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What if Twitter launched a #TV app? Here’s what it could look like

On the VC panel at the Lost Remote Show, Chris Fralic, partner at First Round Capital, praised Twitter’s approach to building a standalone music app that ties to external services like Spotify. He raised the idea that Twitter could do the same for TV, which certainly sounds plausible, especially as Twitter #Music continues to ride high on the App Store charts.

The Twitter #Music app is geared toward serendipitous discovery, so in a similar way, a Twitter #TV app would be a social guide for people who aren’t looking for a specific show, but just want to discover something cool to watch. In the world of media use cases, that remains a big, yet focused problem to solve: aimlessly flipping through channels or scanning a program guide with your remote control is extremely inefficient.

However, if Twitter tied the entire app to external services like Netflix, Hulu Plus and Amazon Prime, it would raise eyebrows among the networks because it discourages live viewing — their bread and butter. But organizing the app around live viewing first and video services second seems to be the best fit for Twitter’s emerging TV business model.

So what would the #TV app look like? Instead of opening with a “Popular” screen, like the #Music app, it would start with an “On Now” screen of popular shows trending across Twitter that are on the air right now. This would require users to enter a zip code and TV service as they configure the app. The popular shows would be identified by looking for references to show titles, actors and hashtags, which Twitter acquisition Bluefin Labs is already doing on the advertising front. Tap a show, and it provides the channel where it’s airing (on the Android version of the app, it could also act as a remote control.)


(My lazing Photoshopping job putting new titles on the existing #Music app. Imagine if all those images were TV shows instead of musicians.)

Like the #Music app, the second tab could be “Emerging,” illustrating up-and-coming shows that aren’t airing right now. Here, you can watch it on Netflix, Hulu Plus or Amazon Prime, if the show is available (you could watch it on TV using Airplay if you have an Apple TV). You could buy it straight off iTunes, or you could set a reminder so you’ll get an email before the show airs. (Twitter could also start tying the app into MVPD set-top boxes, so it could trigger DVR recordings, in subsequent versions.)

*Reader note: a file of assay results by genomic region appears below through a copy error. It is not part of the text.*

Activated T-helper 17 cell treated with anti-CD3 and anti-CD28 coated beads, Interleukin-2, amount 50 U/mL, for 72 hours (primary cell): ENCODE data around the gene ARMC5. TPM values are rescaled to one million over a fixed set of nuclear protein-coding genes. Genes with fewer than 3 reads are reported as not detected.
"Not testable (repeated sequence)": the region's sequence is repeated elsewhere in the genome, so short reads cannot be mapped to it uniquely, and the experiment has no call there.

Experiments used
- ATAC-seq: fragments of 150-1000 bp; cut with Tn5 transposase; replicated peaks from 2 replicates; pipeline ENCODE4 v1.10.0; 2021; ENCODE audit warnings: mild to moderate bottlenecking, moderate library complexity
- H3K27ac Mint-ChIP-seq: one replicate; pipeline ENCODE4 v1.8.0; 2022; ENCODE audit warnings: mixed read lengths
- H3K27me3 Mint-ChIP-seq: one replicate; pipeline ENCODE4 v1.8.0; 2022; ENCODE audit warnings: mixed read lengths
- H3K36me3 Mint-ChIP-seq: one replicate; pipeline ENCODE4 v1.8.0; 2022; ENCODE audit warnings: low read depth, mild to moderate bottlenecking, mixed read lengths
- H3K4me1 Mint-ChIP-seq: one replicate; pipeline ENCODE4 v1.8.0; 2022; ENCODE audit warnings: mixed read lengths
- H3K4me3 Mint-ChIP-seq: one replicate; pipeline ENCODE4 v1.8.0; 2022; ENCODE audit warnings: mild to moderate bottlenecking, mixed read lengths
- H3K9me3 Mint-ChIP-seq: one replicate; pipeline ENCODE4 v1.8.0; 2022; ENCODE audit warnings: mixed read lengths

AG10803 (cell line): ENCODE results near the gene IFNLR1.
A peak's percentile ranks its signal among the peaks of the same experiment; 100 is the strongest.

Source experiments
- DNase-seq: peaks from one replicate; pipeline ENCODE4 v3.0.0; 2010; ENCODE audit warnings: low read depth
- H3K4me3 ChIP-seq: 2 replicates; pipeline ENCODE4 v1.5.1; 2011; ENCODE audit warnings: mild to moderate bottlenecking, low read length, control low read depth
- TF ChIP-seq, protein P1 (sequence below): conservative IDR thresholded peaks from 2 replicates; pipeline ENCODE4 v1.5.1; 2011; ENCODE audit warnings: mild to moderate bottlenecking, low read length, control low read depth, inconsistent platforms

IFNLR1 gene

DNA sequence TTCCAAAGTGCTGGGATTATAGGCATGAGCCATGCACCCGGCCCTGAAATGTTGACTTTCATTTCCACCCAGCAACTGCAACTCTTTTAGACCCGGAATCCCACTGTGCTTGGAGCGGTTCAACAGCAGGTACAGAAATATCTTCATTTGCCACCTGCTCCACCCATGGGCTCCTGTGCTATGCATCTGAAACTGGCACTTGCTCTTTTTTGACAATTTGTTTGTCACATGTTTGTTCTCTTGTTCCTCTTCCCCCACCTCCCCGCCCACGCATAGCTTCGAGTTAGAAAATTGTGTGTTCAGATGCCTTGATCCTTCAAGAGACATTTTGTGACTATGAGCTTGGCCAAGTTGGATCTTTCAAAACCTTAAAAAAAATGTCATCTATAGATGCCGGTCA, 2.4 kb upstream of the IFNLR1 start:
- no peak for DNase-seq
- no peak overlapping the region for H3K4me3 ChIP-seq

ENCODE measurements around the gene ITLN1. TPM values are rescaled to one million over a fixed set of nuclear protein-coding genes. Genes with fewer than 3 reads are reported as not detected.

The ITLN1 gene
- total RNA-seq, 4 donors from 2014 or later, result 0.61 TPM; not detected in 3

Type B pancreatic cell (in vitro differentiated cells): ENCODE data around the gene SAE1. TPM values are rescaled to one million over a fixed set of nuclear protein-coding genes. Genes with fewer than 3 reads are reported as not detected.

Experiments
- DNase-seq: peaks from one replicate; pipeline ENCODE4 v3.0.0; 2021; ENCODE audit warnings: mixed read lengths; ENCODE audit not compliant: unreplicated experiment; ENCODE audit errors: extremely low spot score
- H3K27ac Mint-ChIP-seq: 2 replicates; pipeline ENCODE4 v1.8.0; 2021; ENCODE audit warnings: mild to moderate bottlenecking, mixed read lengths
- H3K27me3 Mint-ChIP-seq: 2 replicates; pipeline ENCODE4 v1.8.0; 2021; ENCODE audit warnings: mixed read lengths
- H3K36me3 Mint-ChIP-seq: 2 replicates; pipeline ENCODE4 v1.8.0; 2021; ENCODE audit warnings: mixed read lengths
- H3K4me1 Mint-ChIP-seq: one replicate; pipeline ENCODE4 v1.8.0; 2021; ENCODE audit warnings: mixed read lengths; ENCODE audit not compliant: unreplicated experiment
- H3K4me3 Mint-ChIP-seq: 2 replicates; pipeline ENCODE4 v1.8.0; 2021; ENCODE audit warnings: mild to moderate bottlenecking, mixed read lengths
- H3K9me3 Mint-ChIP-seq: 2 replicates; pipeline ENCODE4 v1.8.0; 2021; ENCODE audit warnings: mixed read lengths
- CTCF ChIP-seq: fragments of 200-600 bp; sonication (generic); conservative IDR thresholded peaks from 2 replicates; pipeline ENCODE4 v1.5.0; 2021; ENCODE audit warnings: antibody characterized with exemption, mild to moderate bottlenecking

The “Suggested” tab would surface actors, not shows, which would then give you the chance to follow them straight from the app. And instead of #NowPlaying, which the #Music app uses to see what you’re friends are listening to, it would become #NowWatching, to see what your friends are watching — a Twitter check-in of sorts.

If this sounds similar to several other social guides like Yap.TV, NextGuide and BuddyTV, it is. Like Twitter’s acquisition of the startup We Are Hunted to help power the #Music app, you could imagine Twitter acquiring one of the social guide startups to give them a jump-start on the #TV app. But Twitter’s DNA is TV, and it may be able to whip this up on their own, especially now that the #Music app has provided a template.

If done well, a Twitter #TV app could quickly overcome every other second screen app in reach in a matter of weeks. After all, both Vine and #Music have accumulated large audiences very quickly. The #TV app would reinforce Twitter’s role in the TV ecosystem by further illustrating its influence on viewing behavior. It would encourage networks to double-down on encouraging viewers to tweet to make shows appear higher in the #TV app. It would provide a new advertising opportunity, both inside the app and as a source of user data, which can be applied across the wider Twitter universe. And Twitter could offer a #TV API, enabling cable, satellite and IPTV companies the ability to integrate the functionality into their set top boxes.

Stay tuned…

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